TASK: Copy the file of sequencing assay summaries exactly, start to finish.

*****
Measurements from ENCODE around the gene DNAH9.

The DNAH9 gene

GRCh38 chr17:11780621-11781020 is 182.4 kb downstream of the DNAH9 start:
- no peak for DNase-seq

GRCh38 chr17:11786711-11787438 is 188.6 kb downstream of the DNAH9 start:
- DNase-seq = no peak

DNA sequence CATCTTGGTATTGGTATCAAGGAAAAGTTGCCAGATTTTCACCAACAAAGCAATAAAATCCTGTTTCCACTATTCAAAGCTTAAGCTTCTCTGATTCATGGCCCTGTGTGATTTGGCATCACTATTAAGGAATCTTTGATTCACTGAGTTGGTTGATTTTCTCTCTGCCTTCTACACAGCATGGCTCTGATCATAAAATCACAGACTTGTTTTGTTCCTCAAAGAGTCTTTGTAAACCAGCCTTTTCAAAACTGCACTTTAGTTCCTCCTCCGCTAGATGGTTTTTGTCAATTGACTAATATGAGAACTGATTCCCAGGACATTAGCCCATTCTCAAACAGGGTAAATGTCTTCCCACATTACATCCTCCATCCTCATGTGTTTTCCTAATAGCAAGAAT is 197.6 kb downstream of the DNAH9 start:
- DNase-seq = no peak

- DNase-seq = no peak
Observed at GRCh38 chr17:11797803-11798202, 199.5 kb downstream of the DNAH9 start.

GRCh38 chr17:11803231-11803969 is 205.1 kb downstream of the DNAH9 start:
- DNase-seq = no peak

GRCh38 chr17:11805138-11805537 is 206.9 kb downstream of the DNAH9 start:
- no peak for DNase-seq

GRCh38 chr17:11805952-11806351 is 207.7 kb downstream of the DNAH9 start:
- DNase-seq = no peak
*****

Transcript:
Measurements from ENCODE around the gene DNAH9.

The DNAH9 gene

GRCh38 chr17:11780621-11781020 is 182.4 kb downstream of the DNAH9 start:
- no peak for DNase-seq

GRCh38 chr17:11786711-11787438 is 188.6 kb downstream of the DNAH9 start:
- DNase-seq = no peak

DNA sequence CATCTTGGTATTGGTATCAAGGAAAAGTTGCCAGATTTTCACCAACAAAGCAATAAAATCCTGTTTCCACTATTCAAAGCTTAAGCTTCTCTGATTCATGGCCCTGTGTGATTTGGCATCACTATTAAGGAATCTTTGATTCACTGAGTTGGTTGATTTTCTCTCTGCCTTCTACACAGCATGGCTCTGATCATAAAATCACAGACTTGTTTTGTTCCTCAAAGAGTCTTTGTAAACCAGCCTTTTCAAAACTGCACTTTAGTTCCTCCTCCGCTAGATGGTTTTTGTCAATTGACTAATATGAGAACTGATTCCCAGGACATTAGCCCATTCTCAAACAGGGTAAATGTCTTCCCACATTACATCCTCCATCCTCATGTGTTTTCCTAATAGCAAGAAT is 197.6 kb downstream of the DNAH9 start:
- DNase-seq = no peak

- DNase-seq = no peak
Observed at GRCh38 chr17:11797803-11798202, 199.5 kb downstream of the DNAH9 start.

GRCh38 chr17:11803231-11803969 is 205.1 kb downstream of the DNAH9 start:
- DNase-seq = no peak

GRCh38 chr17:11805138-11805537 is 206.9 kb downstream of the DNAH9 start:
- no peak for DNase-seq

GRCh38 chr17:11805952-11806351 is 207.7 kb downstream of the DNAH9 start:
- DNase-seq = no peak